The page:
Friday, 4 June 2021

The Art of Helping People

Community work at Lefika La Phodiso is based on art therapy principles and the flagship programme is called Open Studio. This is an after-school programme for children from Hillbrow, Berea, Yeoville and other surrounding Johannesburg inner city suburbs, Rozanne Myburgh, managing director, told the club at the meeting this week.

The big advantage that Lefika has is being situated at the Children's Memorial Institute building in Braamfontein, which is accessible on foot for people from these areas, Rozanne said. She is also a very committed drama therapist and judging by her talk to the club at the meeting this week, a very accomplished one. She had us in tears.

    Rozanne Myburgh of Lefika La Phodiso

Lefika, which was founded in 1994,  uses art in most of its forms, drama and storytelling to help kids process their emotions and often very harrowing life experiences.

                     A slide from Rozanne's presentation detailing their work                   

Lefika had, in her words, 362 unique beneficiaries in total last year. Rozanne said their Saturday programme is always very well attended and a hive of activity with on average 125 children there at a time. She invited members, Covid permitting of course, to join in on a Saturday and experience for themselves what the organisation is doing.

                       A distribution vehicle from SA Harvest in Cape Town. The photo is from their website

As so many others did during the successive Covid-19 lockdowns, Lefika helped 72 families with food parcels through access to Checkers food vouchers and the organisation SA Harvest, which aims to ""rescue" food from restaurants, supermarkets, suppliers and many other establishments and create a platform from where it can be passed on to the needy. After all, you can't counsel a hungry child, as Rozanne says.

During lockdown many sessions were done online by prerecording sessions that are sent to parents via YouTube. Through the contact with parents, parenting groups have started meeting to discuss issues that their children have to deal with like bullying, for example.

Schoolchildren from Kingsmead College have, for instance, started helping with the art counselling sessions and St. Stithians will be joining in soon.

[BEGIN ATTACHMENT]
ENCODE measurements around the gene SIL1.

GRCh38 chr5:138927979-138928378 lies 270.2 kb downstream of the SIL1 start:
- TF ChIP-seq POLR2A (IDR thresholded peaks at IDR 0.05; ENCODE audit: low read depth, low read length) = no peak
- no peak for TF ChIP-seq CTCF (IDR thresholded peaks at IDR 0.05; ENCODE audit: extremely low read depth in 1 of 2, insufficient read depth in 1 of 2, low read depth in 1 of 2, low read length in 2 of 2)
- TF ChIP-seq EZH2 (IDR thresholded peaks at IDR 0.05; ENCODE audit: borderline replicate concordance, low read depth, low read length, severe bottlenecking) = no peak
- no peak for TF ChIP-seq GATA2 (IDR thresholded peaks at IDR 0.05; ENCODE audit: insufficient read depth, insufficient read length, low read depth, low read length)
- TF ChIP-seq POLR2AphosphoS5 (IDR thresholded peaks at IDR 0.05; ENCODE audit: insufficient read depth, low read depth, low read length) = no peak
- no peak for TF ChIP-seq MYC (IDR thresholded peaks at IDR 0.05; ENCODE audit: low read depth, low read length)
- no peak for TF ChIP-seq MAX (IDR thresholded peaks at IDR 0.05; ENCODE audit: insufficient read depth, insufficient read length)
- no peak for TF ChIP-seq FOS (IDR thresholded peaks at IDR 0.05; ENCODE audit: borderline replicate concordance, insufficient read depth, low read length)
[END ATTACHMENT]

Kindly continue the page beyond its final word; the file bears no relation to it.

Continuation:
Also at the meeting President Ian Widdop read out a statement he'd prepared for the way forward for the club next year when he will continue as official president, but where many duties will be delegated to other members. The statement has been sent out to members, so read it.

Probably the most visible change will be that different people will be running club meetings for the year, taking turns for about a month at a time primarily to ease the burden on only one person doing it all the time.

We'll be in uncharted waters, but the club is strong enough to keep growing. Zoom meetings especially frustrate many members, despite their obvious advantages such as allowing people to join remotely who for whatever reason, can't be present physically. These meetings do lack the personal touch, though.

Speaker next week: The speaker next week is Melissa de Billot, who'll be talking on growing heirloom vegetables. Immediate past president Judy Sligcher will run the Zoom meeting in President Ian's absence - he will be in the Kruger National Park. Remember that there will be no meeting the following week, 16 June, as it is Youth Day.

Crocks' Corner: Linda and I visited Julian Nagy yesterday and he's in good spirits. He's at the beginning of his cycle of treatment, but says he's already in better spirits.

Graham Donet said in a message from his hospital bed in Krugersdorp he's on the mend and expecting to be home on Sunday. Joan has also contracted Covid, but has managed to stay out of hospital and is also in good spirits. Her grandchildren obviously can't understand why they can see Joan but not visit her in their flatlet.           

A Thought for the Week: Success - keeping your mind awake and your desire asleep. - Walter Scott (1771 - 1832)

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